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Maori Party expresses concern over 90-day trials

Maori Party expresses concern over 90-day trial extension

The Maori Party is concerned about the impact the Government’s plan, to extend the 90-day trial to companies employing more than 20 workers, could have on Maori youth and adult workers.

“The Government could be adding even more salt to the wounds of Maori youth who are already finding it hard to get jobs,” Mr Flavell said.

“This country is facing an unemployment crisis, particularly among Maori and Pacific youth, so the Government should be focusing on ways to get them into work, and keeping them there, rather than making it easier for big business to boot them out.

“Our party will be vigorously opposing any move that further marginalises our youth, especially given the current unemployment crisis.”

The level of Maori youth who have participated in the workforce, between March this year and last year, when the scheme came to effect, has dropped by 1.5%. Over that same time, the Maori youth unemployment rate has increased by 6.4% to 27.7%.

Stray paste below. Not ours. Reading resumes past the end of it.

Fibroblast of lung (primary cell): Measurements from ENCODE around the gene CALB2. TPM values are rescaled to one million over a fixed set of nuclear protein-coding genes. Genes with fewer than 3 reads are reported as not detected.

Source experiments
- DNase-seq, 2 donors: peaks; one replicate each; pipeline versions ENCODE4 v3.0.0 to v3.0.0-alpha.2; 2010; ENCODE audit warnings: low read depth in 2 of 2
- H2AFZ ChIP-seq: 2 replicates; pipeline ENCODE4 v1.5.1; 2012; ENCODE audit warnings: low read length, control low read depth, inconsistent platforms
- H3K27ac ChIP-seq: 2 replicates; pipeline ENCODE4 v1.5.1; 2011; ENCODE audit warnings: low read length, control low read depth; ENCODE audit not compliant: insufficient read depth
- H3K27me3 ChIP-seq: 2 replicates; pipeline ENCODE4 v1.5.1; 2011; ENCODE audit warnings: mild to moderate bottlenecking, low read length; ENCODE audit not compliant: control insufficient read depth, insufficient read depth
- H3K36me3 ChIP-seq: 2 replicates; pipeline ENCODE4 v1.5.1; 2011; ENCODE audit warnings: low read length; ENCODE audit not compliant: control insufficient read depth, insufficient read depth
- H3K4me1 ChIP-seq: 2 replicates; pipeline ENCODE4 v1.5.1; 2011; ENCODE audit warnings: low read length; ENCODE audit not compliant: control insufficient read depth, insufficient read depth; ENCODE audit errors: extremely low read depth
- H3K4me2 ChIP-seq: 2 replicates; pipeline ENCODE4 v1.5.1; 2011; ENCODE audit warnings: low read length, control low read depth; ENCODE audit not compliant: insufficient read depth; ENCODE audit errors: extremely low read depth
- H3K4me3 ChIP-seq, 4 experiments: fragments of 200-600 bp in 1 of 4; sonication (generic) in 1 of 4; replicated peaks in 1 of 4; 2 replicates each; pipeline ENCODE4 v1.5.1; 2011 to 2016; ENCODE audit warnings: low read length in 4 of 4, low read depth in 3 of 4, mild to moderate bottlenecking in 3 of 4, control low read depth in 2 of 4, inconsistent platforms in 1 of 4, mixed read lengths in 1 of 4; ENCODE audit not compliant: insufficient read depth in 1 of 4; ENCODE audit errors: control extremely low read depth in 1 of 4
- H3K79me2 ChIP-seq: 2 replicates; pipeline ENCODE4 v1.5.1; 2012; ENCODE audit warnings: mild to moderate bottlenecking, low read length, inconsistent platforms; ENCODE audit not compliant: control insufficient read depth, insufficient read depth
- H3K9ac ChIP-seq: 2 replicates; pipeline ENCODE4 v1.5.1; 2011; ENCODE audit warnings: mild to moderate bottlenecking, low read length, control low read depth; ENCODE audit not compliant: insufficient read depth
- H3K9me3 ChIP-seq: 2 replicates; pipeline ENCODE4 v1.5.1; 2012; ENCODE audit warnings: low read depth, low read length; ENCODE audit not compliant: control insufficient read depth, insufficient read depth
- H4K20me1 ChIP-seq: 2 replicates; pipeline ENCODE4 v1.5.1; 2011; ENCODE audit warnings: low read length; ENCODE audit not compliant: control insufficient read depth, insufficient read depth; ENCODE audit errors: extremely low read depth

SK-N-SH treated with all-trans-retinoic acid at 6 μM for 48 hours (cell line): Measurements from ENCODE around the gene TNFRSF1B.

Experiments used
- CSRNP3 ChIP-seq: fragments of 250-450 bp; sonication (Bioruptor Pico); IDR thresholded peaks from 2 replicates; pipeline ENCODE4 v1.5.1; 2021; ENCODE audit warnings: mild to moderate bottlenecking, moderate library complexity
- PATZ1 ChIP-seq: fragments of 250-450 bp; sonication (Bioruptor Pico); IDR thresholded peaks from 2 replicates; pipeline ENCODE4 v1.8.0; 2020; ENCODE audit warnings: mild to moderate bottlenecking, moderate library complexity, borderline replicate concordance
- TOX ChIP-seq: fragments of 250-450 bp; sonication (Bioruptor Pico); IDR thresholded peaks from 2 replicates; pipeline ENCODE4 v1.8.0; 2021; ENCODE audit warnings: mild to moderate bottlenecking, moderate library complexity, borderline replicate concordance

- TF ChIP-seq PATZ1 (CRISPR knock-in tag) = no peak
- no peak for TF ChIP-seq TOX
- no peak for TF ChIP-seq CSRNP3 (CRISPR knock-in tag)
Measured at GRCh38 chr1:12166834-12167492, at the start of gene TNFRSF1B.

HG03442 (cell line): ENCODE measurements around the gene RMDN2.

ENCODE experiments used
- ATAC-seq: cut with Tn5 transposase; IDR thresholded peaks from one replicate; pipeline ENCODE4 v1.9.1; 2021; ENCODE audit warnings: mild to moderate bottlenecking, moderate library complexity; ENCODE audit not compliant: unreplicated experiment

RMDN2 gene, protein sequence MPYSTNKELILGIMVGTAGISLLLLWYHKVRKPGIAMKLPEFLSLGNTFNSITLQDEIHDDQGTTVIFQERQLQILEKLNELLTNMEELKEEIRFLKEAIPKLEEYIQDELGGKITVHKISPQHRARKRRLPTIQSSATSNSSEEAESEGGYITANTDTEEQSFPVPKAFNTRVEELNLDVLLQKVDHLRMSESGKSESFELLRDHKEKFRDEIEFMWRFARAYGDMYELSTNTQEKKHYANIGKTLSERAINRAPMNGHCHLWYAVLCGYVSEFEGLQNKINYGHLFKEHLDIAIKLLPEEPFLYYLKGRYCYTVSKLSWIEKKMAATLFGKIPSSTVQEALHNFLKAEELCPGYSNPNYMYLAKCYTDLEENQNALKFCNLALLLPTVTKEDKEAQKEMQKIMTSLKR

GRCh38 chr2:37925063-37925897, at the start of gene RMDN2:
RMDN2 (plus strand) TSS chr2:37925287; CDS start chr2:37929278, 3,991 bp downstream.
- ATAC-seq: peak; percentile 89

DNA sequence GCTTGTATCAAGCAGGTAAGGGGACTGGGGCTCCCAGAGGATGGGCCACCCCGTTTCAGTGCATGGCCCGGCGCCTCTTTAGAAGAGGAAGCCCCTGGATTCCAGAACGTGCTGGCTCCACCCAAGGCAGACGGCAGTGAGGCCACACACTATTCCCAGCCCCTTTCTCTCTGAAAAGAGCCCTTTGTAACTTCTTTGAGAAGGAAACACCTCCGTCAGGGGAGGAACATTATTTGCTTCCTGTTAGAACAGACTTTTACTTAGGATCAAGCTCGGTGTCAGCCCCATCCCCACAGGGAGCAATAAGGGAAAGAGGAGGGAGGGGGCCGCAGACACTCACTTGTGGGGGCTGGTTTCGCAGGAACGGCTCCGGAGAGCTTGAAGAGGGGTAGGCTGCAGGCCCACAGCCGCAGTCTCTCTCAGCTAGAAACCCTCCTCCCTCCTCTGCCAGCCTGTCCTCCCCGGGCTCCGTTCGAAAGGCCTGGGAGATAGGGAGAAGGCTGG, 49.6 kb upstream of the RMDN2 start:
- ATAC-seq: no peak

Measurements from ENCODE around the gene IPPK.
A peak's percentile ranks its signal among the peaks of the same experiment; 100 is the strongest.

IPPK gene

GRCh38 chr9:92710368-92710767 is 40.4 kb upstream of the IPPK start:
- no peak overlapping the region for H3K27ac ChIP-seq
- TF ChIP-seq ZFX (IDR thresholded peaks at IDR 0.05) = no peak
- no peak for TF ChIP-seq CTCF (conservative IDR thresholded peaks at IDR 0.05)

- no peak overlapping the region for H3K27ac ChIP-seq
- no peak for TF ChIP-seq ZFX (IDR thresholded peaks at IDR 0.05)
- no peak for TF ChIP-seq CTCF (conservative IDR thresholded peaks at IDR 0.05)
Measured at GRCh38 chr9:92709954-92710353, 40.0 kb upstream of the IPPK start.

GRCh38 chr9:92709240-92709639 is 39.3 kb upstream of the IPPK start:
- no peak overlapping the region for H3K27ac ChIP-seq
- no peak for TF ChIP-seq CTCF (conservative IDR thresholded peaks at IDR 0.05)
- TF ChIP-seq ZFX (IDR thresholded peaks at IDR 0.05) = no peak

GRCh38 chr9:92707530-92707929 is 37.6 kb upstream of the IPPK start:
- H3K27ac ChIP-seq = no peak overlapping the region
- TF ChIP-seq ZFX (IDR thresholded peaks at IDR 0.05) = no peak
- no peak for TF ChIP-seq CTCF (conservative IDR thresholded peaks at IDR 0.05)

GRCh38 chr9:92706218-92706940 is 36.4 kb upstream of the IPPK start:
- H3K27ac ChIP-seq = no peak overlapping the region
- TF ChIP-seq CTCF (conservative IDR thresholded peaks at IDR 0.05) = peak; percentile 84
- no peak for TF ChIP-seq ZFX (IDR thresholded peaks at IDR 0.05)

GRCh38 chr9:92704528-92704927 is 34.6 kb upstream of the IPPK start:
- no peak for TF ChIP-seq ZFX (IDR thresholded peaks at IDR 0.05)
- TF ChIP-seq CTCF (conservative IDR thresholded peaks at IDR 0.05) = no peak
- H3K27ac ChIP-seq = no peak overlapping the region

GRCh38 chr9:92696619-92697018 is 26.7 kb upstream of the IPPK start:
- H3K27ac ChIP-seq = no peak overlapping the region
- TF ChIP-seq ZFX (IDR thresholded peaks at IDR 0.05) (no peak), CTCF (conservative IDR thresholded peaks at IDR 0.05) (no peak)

“For any person to say this will be good for Maori unemployed is disingenuous,” Mr Flavell said.

"Our particular concern will be about the impact of including big business in the scheme, for young Maori in the cities. What message do we send to them if we force them into a merry-go-round of trial jobs?”

As at May 21 there were some 2309 Maori youth jobseekers in Auckland and another 538 in Wellington.

The Maori Party voted against the Employment Relations Amendment Bill, which introduced trial employment periods for new employees of small and medium size businesses, when it came before the House in December 2008.

ENDS

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